Objective To undertake an ECG in high level athletes to determine the morphology of the ECG and to assess the influences on the ECG of the amount of time in a high-performance programme and the type of sport played.
Design Cross-sectional cohort study.
Setting High-performance sports programme.
Interventions Current symptoms (questionnaire) and length of time in a high-performance sports programme were recorded. Sports were classified as either high maximal oxygen uptake continuous, high maximal oxygen uptake repeated effort or static. An ECG was performed and classified by 2010 European Society of Cardiology guidelines into Groups 0 (normal), Group 1 (common and training-related ECG changes) and Group 2 (uncommon and training unrelated ECG changes).
Results The following were recorded: length of time in high performance sport programme (mean 2.3 years), type of sport (Continuous 103, Repeated effort 133, Static 37), ECG changes Group 0 (n=83, 31%), Group 1 (n=173, 63%) and Group 2 (n=17, 6.2%). Athletes with an increased length of time in a high performance programme demonstrated a higher likelihood of Group 2 ECG changes when compared with Groups 0 and 1 (p=0.05). The questionnaire did not help detect athletes with Group 2 ECG changes.
Conclusions This study demonstrates that an increased length of time in a high performance programme was associated with an increased number of detectable Group 2 ECG changes. Overall, the further investigation rate was 6.2%.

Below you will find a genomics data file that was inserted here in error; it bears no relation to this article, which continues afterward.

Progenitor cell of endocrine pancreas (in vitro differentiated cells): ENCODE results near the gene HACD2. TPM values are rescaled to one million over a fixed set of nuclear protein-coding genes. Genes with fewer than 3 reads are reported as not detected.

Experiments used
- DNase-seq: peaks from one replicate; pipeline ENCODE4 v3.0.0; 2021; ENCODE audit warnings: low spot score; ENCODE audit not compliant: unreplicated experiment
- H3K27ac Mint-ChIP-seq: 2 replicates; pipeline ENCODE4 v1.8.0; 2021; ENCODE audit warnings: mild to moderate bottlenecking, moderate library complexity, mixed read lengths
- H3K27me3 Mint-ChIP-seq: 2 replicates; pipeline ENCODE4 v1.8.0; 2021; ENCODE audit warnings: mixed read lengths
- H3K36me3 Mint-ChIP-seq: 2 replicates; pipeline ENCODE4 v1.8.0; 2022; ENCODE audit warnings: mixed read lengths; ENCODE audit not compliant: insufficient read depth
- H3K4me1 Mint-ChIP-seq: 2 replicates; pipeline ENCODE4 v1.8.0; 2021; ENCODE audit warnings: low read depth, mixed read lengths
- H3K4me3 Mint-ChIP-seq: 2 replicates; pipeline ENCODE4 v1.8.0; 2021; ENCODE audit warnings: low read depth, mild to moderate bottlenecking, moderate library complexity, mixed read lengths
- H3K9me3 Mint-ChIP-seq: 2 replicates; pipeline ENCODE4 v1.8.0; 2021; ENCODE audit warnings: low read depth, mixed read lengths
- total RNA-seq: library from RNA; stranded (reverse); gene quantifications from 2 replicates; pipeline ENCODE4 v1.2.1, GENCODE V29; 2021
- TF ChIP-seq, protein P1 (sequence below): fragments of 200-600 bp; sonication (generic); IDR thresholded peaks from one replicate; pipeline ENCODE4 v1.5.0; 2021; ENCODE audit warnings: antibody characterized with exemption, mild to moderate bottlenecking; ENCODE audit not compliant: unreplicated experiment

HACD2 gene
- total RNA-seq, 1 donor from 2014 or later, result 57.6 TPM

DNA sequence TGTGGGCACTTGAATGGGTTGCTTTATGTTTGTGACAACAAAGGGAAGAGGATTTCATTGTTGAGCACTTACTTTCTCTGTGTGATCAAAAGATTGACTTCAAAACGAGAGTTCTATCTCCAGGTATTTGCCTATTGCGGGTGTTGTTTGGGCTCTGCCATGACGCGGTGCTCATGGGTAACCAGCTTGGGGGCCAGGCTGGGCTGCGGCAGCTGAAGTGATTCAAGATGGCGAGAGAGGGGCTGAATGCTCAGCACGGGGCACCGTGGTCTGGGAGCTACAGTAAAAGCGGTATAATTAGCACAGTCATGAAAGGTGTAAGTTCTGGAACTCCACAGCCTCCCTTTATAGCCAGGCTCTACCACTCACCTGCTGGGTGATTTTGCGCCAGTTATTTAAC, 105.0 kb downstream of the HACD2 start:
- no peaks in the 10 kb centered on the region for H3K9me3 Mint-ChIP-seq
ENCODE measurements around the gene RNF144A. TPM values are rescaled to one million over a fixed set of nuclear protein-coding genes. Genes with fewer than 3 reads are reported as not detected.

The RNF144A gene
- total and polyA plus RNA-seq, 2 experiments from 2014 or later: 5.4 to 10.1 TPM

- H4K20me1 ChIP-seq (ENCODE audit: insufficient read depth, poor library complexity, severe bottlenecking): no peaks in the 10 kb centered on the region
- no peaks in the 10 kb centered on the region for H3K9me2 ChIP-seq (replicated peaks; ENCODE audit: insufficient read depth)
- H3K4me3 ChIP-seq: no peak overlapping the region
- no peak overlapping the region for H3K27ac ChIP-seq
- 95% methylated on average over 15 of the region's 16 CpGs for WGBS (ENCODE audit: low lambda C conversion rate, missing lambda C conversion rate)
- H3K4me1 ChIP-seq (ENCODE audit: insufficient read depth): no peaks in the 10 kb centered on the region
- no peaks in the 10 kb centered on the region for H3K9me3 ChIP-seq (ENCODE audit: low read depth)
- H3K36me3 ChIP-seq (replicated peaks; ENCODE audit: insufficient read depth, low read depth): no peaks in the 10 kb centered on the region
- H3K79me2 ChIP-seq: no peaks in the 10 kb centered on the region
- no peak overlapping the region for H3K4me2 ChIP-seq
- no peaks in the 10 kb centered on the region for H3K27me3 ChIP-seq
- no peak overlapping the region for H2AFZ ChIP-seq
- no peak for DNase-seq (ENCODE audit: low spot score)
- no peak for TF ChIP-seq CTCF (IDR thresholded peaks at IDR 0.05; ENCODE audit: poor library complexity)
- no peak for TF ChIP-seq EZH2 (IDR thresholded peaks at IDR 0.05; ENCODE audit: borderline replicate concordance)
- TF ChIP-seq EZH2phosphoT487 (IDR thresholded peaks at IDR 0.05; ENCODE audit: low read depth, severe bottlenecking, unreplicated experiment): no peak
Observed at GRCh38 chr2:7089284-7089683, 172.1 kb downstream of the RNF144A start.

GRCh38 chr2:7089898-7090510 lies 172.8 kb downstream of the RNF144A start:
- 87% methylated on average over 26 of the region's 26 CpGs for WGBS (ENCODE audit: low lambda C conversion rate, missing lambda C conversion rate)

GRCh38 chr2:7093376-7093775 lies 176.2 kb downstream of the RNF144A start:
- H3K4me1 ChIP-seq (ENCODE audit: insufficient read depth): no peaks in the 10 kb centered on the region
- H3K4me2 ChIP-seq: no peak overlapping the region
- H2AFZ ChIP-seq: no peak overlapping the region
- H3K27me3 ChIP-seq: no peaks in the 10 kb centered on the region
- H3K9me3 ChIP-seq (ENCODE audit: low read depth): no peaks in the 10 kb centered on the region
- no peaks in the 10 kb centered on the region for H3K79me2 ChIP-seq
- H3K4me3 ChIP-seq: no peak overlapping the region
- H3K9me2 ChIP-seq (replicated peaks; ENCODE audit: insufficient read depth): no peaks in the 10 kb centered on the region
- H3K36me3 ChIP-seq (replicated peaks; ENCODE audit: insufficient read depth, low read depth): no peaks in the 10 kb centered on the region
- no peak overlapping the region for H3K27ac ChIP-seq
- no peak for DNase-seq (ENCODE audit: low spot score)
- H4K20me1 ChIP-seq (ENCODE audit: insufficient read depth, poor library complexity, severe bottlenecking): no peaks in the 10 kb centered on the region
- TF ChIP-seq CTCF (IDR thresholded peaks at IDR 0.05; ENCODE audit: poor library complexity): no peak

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What is already known about this subject?
ECG criteria for active athletes have been developed so that unnecessary investigation can be minimised. These criteria are continuously being tested for robustness.
What does this study add?
The European Society of Cardiology classification of uncommon and training unrelated ECG changes is not as robust when length of time in a high-performance programme and increased intensity of sport as measured by maximal oxygen uptake are taken into account.
How might this impact on clinical practice?
Continuing development of ECG criteria for active athletes needs to occur.
Sudden cardiac death (SCD) is the leading cause of mortality for young athletes on the playing field.1 Since 1996, the American Heart Association has recommended preparticipation evaluation of an athlete to try and identify those that may have structural and/or electrical heart abnormalities that increase the risk for SCD during activity.2 In addition to a medical history and a physical examination, a 12-lead ECG is recommended as part of this preparticipation evaluation.3 4 Athletic training will cause the myocardium to undergo physiological adaptation to exercise and these adaptations may cause changes to the resting ECG.5 The challenge in interpreting ECGs in the athletic population is to determine if changes are due to physiological adaptation or underlying cardiac pathology that may lead to an increased risk of SCD such as cardiomyopathy.6